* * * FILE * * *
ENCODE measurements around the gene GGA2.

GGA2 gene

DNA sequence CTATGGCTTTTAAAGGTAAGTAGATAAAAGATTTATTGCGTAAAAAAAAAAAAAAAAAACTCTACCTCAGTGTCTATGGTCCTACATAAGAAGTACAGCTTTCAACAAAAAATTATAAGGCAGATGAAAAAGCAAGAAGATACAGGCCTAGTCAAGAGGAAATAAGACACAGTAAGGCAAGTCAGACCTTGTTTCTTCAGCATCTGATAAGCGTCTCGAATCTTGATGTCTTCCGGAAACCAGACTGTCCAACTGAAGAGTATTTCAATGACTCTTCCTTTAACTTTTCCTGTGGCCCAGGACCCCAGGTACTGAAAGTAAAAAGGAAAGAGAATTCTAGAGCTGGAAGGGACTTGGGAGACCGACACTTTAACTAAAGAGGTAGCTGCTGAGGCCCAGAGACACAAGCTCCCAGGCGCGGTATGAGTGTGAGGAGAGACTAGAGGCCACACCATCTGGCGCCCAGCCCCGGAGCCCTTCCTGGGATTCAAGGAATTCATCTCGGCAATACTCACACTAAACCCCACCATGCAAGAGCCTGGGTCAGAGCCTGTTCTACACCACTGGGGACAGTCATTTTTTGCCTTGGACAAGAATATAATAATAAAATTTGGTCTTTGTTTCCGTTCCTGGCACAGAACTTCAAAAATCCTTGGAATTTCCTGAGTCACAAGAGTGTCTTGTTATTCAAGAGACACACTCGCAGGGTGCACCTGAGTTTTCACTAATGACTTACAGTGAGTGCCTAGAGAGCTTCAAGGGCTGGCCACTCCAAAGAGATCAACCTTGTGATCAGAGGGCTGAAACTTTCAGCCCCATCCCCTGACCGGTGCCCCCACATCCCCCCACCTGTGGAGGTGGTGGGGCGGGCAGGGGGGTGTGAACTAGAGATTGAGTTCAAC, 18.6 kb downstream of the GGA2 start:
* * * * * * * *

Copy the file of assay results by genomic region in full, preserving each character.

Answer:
ENCODE measurements around the gene GGA2.

GGA2 gene

DNA sequence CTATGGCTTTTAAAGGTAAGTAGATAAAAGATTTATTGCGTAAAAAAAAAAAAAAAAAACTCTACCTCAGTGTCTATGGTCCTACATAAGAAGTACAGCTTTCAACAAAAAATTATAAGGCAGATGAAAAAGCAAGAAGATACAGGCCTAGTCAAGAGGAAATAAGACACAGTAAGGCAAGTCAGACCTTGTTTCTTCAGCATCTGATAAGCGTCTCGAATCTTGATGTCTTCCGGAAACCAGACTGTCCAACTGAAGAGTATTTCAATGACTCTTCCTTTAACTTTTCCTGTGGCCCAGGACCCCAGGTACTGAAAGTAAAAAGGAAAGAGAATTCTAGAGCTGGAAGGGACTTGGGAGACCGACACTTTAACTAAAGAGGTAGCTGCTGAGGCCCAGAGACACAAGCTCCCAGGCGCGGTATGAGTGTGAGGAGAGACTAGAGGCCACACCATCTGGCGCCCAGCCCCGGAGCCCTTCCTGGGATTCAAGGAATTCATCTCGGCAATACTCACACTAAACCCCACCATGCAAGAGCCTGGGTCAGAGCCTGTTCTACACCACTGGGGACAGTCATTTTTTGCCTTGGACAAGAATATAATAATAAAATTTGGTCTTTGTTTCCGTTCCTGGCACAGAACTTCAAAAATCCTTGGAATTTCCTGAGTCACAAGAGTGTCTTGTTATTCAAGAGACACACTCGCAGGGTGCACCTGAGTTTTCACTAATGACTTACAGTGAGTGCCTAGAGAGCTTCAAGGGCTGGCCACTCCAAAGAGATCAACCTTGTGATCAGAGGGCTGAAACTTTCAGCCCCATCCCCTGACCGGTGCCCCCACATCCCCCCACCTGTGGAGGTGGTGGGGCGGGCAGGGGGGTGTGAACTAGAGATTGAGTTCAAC, 18.6 kb downstream of the GGA2 start: